Better Than Hollywood

Daily Readings: Exodus 5-6, Psalm 58-59, Romans 10-11

One of my all-time favorite scenes in a movie is found in the final scenes in Wall-E – a Disney/Pixar film that was released in 2008. In this computer-animated sci-fi scenario, robots have made humans redundant. People sit in motorized lounge chairs “having become obese and feeble due to microgravity and reliance on an automated lifestyle,” – their every desire fulfilled at the touch of a button. It is a poignant scene because it has transported out of the imagination-realm and into reality more and more with each generation. I believe we have far too much instant, mind-numbing, fruitless entertainment at our fingertips. And we are highly susceptible to its constant siren song. In America (and probably other wealthy nations as well) many of us are doing-ourselves-in by our Wall-E lifestyle choices. This is increasingly obvious when it comes to physical exercise and personal eating habits. Perhaps the direct link to time spent in lounge chairs in front of entertainment is not as obvious. These concepts are bound up together, however, aren’t they? Even the experts are constantly reporting new studies tying degenerating health and cognitive abilities to lifestyle choices. Is the world of Wall-E our final destiny? God’s word gives us a far more hopeful scenario.

I would submit that this is simply an age-old human problem – one that is merely clothed in the modern attire of technology. We look to fill the place inside us that only God can fill with things other than God. In Bible terminology this is called idolatry. It comes from our sensual, selfish desires but trying to fill these impulses never helps or satisfies. It is instant gratification mode rather than the patience and diligence necessary to seek the life offered in Christ.

The wisdom of Ecclesiastes tells us that God has “set eternity in our hearts” and if we do not fulfill that part of our nature, we, too ultimately become redundant (to God). So it is valid to ask ourselves how we fill our time. Do we have satisfying relationships? Are we in optimal health? Do we have peace with God and man? If we are still seeking any of these things, God claims He, and only He, can truly fill our gaps.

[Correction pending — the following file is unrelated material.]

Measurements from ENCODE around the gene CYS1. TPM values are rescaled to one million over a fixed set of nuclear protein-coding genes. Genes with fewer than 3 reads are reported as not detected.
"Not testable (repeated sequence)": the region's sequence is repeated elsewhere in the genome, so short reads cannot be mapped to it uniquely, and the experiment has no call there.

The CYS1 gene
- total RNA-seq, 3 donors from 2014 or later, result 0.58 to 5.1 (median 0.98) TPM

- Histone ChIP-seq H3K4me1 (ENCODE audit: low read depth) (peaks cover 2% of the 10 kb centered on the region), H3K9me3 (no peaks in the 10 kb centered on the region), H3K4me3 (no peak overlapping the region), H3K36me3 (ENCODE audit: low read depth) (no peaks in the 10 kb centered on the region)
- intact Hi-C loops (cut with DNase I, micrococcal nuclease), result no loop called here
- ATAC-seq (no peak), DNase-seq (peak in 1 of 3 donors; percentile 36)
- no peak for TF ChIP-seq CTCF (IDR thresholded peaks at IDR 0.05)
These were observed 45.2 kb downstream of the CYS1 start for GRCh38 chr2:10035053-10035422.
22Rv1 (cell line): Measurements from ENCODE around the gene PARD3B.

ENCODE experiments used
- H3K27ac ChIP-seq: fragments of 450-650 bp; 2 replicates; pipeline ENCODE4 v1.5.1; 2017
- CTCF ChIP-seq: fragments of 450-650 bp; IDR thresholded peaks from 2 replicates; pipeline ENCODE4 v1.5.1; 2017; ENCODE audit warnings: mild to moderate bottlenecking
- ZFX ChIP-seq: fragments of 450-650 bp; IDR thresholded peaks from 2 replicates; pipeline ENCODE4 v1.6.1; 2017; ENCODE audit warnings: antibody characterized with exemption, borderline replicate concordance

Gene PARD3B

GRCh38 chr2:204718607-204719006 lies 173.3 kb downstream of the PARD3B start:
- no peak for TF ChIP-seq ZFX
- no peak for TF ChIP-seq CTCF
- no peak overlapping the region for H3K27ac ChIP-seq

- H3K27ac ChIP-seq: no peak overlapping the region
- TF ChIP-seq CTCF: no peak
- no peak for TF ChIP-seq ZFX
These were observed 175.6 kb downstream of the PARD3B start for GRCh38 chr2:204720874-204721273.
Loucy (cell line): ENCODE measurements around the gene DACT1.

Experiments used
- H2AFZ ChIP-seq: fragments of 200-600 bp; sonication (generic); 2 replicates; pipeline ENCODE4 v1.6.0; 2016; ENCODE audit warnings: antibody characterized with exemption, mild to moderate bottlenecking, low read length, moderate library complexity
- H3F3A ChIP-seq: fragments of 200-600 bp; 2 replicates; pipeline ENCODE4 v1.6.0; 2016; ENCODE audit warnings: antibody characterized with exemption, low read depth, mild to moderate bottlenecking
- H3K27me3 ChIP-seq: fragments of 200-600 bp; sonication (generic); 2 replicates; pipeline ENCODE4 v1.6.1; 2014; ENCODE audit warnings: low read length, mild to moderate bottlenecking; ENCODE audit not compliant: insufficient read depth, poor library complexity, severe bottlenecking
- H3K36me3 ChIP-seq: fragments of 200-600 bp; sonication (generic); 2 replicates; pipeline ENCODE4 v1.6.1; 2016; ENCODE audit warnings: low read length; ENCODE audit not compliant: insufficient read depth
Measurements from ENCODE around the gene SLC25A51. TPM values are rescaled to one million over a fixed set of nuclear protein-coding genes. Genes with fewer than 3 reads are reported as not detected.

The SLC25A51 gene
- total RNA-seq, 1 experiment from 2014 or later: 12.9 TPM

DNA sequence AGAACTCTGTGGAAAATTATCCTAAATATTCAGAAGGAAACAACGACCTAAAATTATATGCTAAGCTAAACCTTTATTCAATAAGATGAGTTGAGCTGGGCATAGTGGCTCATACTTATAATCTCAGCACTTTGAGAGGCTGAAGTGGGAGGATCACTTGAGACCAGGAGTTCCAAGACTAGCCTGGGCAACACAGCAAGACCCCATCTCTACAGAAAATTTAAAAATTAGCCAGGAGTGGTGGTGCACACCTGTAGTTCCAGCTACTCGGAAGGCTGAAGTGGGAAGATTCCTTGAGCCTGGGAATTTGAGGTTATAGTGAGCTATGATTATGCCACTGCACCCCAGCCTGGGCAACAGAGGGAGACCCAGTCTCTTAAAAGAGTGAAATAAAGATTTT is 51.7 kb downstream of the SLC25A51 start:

In my quest to help whet your appetite for God – His character and His Word – I want to guarantee that it will still afford you intriguing entertainment and action. Only this type of input is the real deal – and it will have eternal fruit for you and for generations after you. The Bible relates graphic stories of mystery, other-worldly occurrences, political maneuverings, sexual exploits, and espionage that outstrips Hollywood any day. In fact, if you did your daily readings today, you saw some for yourself.

You see the Bible is full of exciting and captivating stories if we will just “get our heads around them” and picture them in our imaginations. The cool thing about the Bible stories, however, is that they really happened to real people and the real God of the Universe wants us to learn real lessons from them.

So I submit to you Psalm 58 & 59. One was written when struggling with powerful enemies whose lies were like deadly serpent venom in David’s life. The other was penned “when Saul sent men, and they watched the house in order to kill him (David).” I advise you to consider or read the stories of David’s life found in 1&2 Samuel, to fill in some of the blanks as to what he might be talking about in these particular Psalms. Think of the enemies he had lurking around many corners throughout his life – starting with his own brothers and ranging up through the leading superpower rulers of his day! Think of being pursued by a mentally unstable but powerful king, and hiding in caves or fleeing to enemy countries to avoid being assassinated by him! Think of the political climate when those who favored Saul and his lineage even after his death, did not want David to be king! Think of the ruthless and bloodthirsty Israeli Army Commander, Abner, and trying to deal with him in a righteous way! Think of marrying Saul’s wily daughter, Michal, who eventually fell out of “lust” for him – and scorned his zeal for God! Think of the lewdness of David’s depraved thinking to take another man’s wife and then try to frame his murder as though it was a heroic military death! I’m telling you folks; you don’t need Spiderman, Sherlock, or James Bond for interesting plots or curious mysteries!! And unlike Hollywood, these Bible stories have a spiritual message of encouragement or warning to help us be wiser and to glorify the Father better.